Traders are betting for the first time since December 2005 that the dollar will gain versus the European currency, according to figures from the Washington-based Commodity Futures Trading Commission.

The difference in the number of wagers by hedge funds and other large speculators on a decline in the euro compared with those on a gain, known as net shorts, was 21,315 on April 29, compared with net longs of 18,907 a week earlier.

U.S. data ``is still showing the economy is slowing while the ECB will still sound hawkish this week,'' said Matthew Kassel, director of proprietary trading at ING Financial Markets LLC in New York. ``The euro is still supported.''

Sunday, May 4, 2008

Asian Stocks Climb on Rally in Commodities; BHP Billiton Gains

By Chen Shiyin

May 5 (Bloomberg) -- Asian stocks advanced, lifting the region's benchmark to an almost four-month high, after copper and crude oil prices rallied.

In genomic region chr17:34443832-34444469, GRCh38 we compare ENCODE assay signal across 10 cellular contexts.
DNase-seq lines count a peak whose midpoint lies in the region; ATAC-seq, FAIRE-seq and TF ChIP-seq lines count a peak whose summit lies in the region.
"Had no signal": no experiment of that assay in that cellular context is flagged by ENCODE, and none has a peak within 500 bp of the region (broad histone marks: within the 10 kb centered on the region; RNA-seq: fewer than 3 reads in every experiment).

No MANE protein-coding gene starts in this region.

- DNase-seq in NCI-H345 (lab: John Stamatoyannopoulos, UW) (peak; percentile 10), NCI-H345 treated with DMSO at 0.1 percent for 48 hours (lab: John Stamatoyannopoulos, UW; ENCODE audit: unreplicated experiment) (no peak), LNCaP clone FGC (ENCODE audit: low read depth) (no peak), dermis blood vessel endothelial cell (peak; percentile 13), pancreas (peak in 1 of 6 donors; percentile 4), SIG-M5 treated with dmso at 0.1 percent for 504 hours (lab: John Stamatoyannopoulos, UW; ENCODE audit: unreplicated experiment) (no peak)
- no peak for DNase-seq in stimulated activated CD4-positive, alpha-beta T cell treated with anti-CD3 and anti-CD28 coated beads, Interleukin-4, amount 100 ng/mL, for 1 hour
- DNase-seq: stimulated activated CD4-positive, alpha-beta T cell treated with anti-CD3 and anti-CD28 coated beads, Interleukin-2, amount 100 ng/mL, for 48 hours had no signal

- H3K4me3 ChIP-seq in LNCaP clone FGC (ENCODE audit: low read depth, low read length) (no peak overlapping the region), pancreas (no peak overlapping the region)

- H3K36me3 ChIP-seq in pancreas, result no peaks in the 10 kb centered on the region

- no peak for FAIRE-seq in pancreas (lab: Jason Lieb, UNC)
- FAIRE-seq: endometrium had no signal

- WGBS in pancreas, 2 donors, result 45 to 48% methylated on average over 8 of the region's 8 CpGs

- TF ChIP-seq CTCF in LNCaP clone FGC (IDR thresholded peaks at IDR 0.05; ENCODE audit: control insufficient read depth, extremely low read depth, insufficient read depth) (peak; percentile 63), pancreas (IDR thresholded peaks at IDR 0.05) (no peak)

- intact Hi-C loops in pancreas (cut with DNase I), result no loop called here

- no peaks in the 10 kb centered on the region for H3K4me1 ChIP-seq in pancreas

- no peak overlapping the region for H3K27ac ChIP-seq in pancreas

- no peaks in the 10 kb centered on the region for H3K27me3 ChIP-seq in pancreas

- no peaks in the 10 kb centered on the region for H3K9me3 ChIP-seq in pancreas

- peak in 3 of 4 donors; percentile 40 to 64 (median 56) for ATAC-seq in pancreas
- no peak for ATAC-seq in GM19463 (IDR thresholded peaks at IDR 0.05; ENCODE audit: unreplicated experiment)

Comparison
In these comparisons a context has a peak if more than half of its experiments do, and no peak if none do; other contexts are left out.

BHP Billiton Ltd., the world's largest mining company and Australia's biggest oil producer, advanced in Sydney. STX Pan Ocean Co. led shipping stocks higher after the price of transporting bulk commodities jumped to the highest in almost five months. Incitec Pivot Ltd. climbed after Australia's biggest fertilizer maker said its first-half profit almost tripled.

The MSCI Asia Pacific excluding Japan Index advanced 0.1 percent to 498.41 as of 9:29 a.m. in Hong Kong, with a measure of raw material suppliers adding 1.1 percent. The regional benchmark was poised for its highest close since Jan. 15.

Markets in Japan, South Korea and Thailand are closed for holidays. Australia's S&P/ASX 200 Index added 0.5 percent. Benchmark indexes open for trading elsewhere in Asia gained.